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Three professionals gather around a laptop to look at data.

Higher education professionals should use data to close gaps in retention and completion.

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An April report from Complete College America offers best practices for creating measurement systems and optimizing data management for student success reforms.

Measurement systems help institutional leaders understand the demographics of students who are not enrolling, completing or transitioning into jobs, versus their peers so they can close those performance gaps.

“By monitoring and regularly discussing metrics around enrollment, college completion and the predictors of college completion, colleges can identify trends, measure the effectiveness of their marketing and recruitment strategies, and make data-driven decisions to address declining enrollment,” the report says.

Adopting best practices: CCA’s report offers a step-by-step formula, working vocabulary and assisting workbook for higher education professionals looking to dip their toes into data measurement. Some suggested actions for those working across roles in higher education include:

  1. Put KPIs in the limelight. When characterizing reform methods quantitatively, professionals should start with goals identified in the institution’s mission or strategic plan to measure priorities. Key performance indicators demonstrate achievement of the highest goals, and leading indicators and other data points will support how that needle is moving.
  2. Democratize data access. All stakeholders should be able to access aggregate, collegewide data to know the metrics that predict success, because they are relevant and helpful to their jobs. Widespread distribution empowers faculty, advisers and other staff to ask questions about data and request new data, helps them tie their work and its effectiveness to institutional KPIs, and promotes transparency across the institution.
  3. Safeguard student privacy. The Family Educational Rights and Privacy Act (FERPA) protects student data, so higher education professionals should guarantee there is privacy in student information while balancing “legitimate educational interest.” Standardizing information access across job functions is one way to ensure privacy but also promote access to intel.
  4. Talk data widely and often. Centering data in conversations often and with all stakeholders is paramount to system success. Tying individual goals to data and tailoring data conversations to a person’s role or department can create a culture shift. However, CCA warns against using data punitively, rather than to improve outcomes for all students.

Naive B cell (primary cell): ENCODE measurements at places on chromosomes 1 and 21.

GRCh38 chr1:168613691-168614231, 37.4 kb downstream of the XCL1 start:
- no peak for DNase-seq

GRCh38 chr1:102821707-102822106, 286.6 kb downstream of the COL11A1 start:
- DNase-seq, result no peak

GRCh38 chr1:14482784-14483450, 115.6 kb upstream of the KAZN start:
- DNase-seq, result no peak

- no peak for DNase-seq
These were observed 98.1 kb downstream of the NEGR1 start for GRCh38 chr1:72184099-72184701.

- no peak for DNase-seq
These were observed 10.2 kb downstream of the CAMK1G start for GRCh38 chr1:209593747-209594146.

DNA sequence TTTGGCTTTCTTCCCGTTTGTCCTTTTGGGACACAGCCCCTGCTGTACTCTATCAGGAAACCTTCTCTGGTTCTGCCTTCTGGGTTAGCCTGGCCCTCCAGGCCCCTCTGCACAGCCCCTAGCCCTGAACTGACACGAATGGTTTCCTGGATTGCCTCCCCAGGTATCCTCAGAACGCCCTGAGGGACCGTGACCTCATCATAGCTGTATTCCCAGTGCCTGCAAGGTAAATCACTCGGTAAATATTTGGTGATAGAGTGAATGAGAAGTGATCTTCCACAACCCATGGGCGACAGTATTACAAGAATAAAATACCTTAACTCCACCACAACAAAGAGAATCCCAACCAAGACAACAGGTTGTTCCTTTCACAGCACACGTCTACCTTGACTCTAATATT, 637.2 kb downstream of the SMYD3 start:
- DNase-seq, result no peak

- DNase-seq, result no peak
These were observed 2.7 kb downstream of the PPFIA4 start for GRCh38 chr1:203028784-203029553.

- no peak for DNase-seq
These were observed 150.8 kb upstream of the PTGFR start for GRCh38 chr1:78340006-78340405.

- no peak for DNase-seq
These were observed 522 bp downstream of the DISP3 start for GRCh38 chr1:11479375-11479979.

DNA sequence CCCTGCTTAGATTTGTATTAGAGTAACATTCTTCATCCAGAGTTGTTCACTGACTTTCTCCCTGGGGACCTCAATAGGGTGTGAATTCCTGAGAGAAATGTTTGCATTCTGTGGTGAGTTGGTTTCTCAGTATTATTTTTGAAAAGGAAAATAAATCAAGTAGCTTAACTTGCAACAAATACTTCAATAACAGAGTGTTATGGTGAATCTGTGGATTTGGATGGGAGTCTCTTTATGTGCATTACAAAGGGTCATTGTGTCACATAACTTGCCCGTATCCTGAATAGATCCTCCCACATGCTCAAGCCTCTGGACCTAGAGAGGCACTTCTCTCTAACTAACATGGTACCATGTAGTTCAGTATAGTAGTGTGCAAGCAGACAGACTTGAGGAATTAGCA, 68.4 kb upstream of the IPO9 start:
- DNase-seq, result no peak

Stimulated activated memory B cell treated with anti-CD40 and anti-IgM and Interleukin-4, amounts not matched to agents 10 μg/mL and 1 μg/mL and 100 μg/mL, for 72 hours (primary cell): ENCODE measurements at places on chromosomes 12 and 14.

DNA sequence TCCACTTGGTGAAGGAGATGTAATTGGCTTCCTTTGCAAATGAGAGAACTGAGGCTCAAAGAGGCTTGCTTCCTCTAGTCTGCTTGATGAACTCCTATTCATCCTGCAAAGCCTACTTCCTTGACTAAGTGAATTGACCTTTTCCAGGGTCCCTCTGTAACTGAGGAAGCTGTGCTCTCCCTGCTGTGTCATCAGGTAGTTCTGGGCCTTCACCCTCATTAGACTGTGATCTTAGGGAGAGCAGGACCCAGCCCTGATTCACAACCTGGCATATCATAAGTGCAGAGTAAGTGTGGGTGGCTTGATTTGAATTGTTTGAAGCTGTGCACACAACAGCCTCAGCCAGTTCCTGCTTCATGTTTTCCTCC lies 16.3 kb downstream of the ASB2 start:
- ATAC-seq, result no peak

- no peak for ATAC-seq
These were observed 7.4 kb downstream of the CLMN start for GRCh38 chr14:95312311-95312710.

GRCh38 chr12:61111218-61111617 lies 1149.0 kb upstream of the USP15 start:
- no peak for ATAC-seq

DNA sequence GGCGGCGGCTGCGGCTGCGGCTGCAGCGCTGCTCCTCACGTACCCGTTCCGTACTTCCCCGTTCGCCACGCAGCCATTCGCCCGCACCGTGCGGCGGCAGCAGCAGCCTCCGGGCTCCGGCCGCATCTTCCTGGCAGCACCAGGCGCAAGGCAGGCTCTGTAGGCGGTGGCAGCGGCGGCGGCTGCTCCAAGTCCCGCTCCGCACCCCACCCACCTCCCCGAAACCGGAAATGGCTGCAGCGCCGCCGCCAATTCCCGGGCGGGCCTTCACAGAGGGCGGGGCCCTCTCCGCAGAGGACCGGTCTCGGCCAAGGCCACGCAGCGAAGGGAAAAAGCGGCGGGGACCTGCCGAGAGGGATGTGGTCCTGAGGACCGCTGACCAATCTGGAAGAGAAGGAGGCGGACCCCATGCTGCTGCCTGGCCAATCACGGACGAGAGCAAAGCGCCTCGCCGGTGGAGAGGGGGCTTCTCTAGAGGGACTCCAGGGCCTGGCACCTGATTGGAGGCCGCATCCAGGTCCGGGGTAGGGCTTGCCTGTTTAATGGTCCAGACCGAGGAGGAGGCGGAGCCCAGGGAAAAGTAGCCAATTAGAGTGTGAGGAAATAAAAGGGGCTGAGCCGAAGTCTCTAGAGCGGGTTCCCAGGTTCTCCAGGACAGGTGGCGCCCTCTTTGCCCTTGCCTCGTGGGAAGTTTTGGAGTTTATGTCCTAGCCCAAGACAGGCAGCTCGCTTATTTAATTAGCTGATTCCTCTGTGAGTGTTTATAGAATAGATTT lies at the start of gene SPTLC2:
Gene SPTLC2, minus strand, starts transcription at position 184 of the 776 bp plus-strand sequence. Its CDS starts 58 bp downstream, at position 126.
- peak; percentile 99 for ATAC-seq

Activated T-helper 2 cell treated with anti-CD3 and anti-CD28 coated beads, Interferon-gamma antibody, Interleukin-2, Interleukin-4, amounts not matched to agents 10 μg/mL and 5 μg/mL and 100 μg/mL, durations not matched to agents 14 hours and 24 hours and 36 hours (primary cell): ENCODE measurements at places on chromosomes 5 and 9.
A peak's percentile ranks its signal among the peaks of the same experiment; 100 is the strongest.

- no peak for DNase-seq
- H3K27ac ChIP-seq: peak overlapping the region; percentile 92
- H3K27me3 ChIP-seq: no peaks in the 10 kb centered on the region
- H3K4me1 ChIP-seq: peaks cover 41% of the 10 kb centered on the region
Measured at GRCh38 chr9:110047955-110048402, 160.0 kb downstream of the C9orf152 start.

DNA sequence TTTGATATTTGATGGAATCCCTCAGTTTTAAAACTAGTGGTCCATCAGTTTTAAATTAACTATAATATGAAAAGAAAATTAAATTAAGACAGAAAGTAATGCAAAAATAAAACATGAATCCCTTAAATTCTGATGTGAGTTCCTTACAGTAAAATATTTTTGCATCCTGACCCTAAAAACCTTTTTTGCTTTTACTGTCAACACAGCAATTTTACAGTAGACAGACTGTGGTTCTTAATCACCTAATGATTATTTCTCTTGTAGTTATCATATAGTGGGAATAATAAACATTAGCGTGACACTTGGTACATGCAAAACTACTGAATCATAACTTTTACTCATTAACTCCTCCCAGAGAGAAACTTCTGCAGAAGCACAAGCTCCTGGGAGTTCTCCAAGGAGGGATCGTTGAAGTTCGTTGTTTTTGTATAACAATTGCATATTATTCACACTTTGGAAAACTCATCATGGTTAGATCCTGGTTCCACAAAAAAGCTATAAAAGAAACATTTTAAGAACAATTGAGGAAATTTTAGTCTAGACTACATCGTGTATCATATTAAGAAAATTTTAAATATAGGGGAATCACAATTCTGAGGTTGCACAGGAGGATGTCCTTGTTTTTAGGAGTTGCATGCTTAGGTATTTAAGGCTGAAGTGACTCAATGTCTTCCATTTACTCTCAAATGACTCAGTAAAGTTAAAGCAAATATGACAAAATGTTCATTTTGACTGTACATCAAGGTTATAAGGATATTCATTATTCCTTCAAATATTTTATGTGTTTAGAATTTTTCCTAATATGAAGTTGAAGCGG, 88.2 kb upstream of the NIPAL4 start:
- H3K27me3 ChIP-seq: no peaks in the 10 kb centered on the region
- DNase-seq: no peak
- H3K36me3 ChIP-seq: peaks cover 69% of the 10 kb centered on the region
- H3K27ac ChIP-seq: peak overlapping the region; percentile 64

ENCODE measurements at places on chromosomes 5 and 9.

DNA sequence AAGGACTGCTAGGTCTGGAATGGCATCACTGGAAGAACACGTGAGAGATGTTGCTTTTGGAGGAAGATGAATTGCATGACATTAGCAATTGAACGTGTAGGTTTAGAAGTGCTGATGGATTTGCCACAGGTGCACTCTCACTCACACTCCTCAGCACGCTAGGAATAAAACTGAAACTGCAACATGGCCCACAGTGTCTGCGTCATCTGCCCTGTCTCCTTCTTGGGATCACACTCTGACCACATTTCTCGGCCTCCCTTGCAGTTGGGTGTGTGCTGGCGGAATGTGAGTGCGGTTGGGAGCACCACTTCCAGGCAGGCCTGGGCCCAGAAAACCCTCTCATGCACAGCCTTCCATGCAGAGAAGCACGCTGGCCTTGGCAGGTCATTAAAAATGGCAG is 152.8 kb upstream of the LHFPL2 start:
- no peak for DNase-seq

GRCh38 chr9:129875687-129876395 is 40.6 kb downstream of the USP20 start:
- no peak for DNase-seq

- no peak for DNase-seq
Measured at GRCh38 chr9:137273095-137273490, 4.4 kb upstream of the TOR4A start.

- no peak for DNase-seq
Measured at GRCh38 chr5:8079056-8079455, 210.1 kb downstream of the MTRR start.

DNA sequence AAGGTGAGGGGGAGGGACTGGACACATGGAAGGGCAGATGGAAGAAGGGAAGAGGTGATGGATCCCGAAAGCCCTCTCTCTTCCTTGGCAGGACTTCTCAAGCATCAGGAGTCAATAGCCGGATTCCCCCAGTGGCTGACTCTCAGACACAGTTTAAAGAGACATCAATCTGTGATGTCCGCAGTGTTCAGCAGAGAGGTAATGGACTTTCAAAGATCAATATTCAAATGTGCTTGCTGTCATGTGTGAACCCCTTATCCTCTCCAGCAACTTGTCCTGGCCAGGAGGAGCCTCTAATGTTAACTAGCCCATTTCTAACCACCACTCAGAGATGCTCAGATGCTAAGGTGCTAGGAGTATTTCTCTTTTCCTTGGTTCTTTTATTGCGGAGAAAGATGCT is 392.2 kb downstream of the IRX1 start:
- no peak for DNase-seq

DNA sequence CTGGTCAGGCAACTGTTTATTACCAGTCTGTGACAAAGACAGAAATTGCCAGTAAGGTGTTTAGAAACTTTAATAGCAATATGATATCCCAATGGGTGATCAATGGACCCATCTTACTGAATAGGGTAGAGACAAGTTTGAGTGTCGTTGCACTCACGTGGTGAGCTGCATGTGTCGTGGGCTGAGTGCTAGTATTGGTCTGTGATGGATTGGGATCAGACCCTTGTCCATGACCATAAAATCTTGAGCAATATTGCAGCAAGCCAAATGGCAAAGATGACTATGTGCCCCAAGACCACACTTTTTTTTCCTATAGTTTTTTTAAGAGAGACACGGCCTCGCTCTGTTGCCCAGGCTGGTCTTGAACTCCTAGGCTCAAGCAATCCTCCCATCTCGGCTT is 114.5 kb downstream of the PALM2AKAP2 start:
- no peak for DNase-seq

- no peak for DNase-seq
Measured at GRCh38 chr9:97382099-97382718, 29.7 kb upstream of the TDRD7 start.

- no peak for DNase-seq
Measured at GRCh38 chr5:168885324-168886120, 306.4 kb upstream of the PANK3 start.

Creating a data-driven culture. While many institutions want to engage in data work regarding their student success programs, certain pitfalls can create barriers to progress. CCA offers five tips to keep measurement systems in place and working well.

  1. Start now. Higher education professionals should start tracking as soon as possible, even if that’s manually, because tracking a metric can demonstrate students’ realities and how the institution is improving it. Finding and implementing technology solutions can be time intensive, but working manually can create change in the interim, even if the data contain errors sometimes.
  2. Stay committed to goals. When working with student data, higher education professionals should hold on to commitments to improving student outcomes and closing performance gaps and not change measurements. Sometimes the data reveal outliers, which faculty or staff may try to discredit, but those data points are valuable in the overall story.
  3. Keep the process in scope. Improving the student experience is not a controlled environment, meaning that multiple evidence-based changes can change metrics. A variety of reforms working together can mean identifying a single cause is near impossible, but CCA reminds professionals that improvement is the goal, not a singular process’s effects.
  4. Invest in technology. A strong data infrastructure should connect software and warehouses together to create unity in information throughout the institution’s systems. Investing in technology that can aggregate and combine data creates richer insight and analytics.
  5. Create a record. Documentation of systems and processes ensures the longevity of change beyond staff turnover or departmental shifts, so creating a record is critical to this work.

We are seeking stories from readers about what their teams are doing to collect and use student success data more effectively. Share your idea.

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